A new type of glass that can repair cracks by itself has been developed by researchers in Japan.
The glass, made from polyether-thioureas – a low-weight polymer – can repair breaks when it is pressed together by hand. This is the first time a hard substance has been discovered to be repairable without requiring high heat to melt the material.
Led by Professor Takuzo Aida, from the University of Tokyo, the researchers said their findings could result in self-repairing glass being used in smartphone screens, among other uses. This, they explained, is important in trying to drive more sustainability within societies.
Writing in the journal Science, the scientists said that “high mechanical robustness and healing ability tend to be mutually exclusive”.
They added that although other self-repairing materials have been developed, “in most cases, heating to high temperatures, on the order of 120 degrees Celsius or more, to reorganise their cross-linked networks, is necessary for the fractured portions to repair”.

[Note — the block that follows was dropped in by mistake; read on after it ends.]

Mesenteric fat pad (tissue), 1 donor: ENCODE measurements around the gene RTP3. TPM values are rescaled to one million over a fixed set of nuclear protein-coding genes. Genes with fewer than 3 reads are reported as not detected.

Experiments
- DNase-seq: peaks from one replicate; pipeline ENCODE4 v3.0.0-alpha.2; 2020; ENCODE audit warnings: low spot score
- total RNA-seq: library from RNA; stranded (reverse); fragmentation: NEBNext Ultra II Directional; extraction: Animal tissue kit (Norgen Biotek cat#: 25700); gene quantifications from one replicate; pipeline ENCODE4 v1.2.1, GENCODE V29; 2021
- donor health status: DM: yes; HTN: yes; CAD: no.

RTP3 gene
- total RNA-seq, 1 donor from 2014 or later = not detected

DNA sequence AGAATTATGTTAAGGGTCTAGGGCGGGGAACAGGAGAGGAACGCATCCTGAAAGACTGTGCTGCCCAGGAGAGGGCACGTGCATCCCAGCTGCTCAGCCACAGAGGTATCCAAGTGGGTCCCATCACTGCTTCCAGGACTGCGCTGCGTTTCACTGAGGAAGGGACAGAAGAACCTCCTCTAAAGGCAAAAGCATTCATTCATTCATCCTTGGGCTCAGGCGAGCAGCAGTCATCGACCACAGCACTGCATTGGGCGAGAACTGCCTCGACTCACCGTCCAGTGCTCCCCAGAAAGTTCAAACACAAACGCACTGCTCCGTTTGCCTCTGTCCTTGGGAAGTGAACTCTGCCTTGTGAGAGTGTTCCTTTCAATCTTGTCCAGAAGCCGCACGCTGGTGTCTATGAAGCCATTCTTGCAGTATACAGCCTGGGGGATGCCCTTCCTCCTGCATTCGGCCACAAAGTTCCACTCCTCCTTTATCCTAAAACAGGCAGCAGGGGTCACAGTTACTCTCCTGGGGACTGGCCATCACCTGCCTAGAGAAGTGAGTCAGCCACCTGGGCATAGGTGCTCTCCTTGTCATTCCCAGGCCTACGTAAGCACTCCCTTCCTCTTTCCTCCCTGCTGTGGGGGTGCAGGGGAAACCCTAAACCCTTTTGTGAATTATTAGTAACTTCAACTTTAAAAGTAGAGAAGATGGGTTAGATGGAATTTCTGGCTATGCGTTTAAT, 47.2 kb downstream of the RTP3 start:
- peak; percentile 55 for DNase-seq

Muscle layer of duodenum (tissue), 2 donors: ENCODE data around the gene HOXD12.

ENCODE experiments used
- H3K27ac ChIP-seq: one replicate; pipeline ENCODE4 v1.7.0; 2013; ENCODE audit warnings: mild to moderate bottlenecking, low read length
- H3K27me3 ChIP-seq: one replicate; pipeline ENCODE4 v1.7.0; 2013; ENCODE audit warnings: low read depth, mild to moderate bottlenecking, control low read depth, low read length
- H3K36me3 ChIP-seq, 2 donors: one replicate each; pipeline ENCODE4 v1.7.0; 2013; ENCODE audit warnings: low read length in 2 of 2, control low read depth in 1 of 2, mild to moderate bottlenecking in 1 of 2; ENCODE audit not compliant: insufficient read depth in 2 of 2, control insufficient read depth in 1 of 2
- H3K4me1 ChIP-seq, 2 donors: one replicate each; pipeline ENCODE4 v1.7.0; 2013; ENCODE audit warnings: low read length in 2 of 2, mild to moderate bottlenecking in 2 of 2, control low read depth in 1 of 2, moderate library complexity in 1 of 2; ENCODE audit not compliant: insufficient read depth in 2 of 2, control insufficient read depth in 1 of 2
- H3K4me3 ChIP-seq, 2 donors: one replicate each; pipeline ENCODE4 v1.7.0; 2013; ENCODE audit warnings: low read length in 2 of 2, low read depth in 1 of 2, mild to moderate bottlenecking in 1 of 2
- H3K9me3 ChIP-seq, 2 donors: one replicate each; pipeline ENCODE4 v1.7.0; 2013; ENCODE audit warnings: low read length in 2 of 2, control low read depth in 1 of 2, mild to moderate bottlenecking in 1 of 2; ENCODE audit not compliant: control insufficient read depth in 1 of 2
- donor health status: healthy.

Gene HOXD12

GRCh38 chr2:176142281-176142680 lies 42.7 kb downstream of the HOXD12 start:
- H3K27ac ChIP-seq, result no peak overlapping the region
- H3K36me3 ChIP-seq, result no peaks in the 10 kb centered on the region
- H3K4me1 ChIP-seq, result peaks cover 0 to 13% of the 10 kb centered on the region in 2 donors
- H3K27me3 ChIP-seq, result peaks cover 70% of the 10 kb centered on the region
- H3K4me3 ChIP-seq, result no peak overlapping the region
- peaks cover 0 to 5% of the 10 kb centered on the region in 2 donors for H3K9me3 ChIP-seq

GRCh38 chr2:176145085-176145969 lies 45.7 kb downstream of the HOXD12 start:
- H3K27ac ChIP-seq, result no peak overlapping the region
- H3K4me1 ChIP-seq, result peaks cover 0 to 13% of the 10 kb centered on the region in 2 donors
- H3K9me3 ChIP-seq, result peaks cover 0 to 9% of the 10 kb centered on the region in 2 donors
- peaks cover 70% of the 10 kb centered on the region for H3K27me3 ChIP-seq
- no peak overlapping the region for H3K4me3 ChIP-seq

According to the research, the new type of glass is both “highly robust mechanically” and can “readily be repaired by compression at fractured surfaces”.
The polyether-thioureas glass’ ability to repair itself was discovered accidentally by graduate student Yu Yanagisawa, who was preparing the material for use as glue. He found that when the polymer’s surface was cut, the edges would adhere to one another. They would then heal, forming a strong sheet after being compressed manually for just 30 seconds at 21 degrees.